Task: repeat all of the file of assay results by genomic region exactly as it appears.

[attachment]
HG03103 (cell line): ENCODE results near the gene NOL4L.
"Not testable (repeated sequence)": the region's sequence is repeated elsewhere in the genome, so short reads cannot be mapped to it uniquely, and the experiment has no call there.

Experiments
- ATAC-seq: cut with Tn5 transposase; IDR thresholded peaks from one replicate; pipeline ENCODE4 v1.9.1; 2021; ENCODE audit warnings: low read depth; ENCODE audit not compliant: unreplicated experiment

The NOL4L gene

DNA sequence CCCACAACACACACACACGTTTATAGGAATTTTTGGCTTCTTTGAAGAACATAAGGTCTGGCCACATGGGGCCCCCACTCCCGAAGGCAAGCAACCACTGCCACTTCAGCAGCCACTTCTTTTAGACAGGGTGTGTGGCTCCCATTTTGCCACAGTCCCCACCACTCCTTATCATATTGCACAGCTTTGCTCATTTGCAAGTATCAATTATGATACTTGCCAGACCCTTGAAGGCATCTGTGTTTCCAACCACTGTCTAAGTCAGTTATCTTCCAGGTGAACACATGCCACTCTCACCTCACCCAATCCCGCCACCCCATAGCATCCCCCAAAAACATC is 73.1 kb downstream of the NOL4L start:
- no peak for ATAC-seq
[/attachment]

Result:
HG03103 (cell line): ENCODE results near the gene NOL4L.
"Not testable (repeated sequence)": the region's sequence is repeated elsewhere in the genome, so short reads cannot be mapped to it uniquely, and the experiment has no call there.

Experiments
- ATAC-seq: cut with Tn5 transposase; IDR thresholded peaks from one replicate; pipeline ENCODE4 v1.9.1; 2021; ENCODE audit warnings: low read depth; ENCODE audit not compliant: unreplicated experiment

The NOL4L gene

DNA sequence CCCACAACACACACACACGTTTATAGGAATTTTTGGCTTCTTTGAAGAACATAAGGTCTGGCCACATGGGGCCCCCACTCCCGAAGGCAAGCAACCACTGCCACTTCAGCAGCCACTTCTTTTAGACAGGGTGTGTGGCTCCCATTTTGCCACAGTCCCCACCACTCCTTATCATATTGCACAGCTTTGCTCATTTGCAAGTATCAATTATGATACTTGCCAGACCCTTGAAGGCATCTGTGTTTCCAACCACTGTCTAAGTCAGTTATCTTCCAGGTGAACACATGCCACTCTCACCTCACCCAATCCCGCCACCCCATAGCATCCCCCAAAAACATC is 73.1 kb downstream of the NOL4L start:
- no peak for ATAC-seq